Reduction of intergroup discrimination through individuation of the out-group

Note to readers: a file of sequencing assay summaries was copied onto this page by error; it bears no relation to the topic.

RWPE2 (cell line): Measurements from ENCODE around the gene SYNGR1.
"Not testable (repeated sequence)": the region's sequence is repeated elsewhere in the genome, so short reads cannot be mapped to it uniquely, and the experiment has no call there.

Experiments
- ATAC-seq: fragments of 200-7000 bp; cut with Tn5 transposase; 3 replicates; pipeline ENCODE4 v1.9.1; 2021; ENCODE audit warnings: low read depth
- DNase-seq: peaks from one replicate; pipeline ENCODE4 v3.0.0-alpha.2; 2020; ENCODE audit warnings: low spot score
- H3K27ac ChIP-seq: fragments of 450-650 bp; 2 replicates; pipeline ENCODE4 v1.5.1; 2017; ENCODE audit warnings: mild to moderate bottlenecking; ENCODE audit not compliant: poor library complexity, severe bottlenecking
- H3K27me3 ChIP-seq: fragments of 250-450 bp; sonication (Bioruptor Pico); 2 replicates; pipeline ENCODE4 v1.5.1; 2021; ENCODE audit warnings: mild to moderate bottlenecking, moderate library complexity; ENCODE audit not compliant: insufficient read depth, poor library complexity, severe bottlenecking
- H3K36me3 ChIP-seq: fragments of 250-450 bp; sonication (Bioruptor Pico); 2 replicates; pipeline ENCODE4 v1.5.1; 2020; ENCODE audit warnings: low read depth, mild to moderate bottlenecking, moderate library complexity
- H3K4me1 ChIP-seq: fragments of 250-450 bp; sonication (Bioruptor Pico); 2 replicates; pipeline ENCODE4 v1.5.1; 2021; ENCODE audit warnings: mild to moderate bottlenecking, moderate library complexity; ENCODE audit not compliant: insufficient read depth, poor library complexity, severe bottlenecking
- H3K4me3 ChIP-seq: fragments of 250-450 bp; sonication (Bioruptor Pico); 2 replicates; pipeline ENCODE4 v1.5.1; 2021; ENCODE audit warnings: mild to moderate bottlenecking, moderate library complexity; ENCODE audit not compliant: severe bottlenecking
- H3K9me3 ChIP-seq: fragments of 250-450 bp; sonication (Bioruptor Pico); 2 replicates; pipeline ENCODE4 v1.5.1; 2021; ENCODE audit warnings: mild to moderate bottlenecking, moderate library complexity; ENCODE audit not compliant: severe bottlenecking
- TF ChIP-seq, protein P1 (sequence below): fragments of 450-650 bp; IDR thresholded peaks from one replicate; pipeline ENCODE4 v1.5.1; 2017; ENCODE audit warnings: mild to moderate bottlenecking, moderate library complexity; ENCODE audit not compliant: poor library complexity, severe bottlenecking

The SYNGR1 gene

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Several studies have found that the mere categorization of persons into groups is sufficient to promote intergroup discrimination. Out-group members may be convenient targets of bias because they are more deindividuated than in-group members. If so, then intergroup discrimination may be lessened through individuation of the out-group. In the 1st experiment, 72 undergraduates were divided into groups and were informed that the out-group was either unanimous in its behavior or that one member dissented from the majority. Typical levels of intergroup bias were found in the unanimous condition, but Ss did not discriminate against the out-group when an out-group member dissented. These findings were corroborated and extended in 2 subsequent experiments with 225 Ss. Ss requested assistance from an out-group that had previously frustrated them. Assistance from the out-group was found to be more effective in reducing intergroup bias when the out-group responded as individuals than when it responded as a group. Overall, results indicate that intergroup bias is related to the manner in which persons cognitively structure the out-group. Ss discriminated when the out-group was perceived to be a single entity but behaved more fairly when the out-group was more individuated. (24 ref) (PsycINFO Database Record (c) 2006 APA, all rights reserved)

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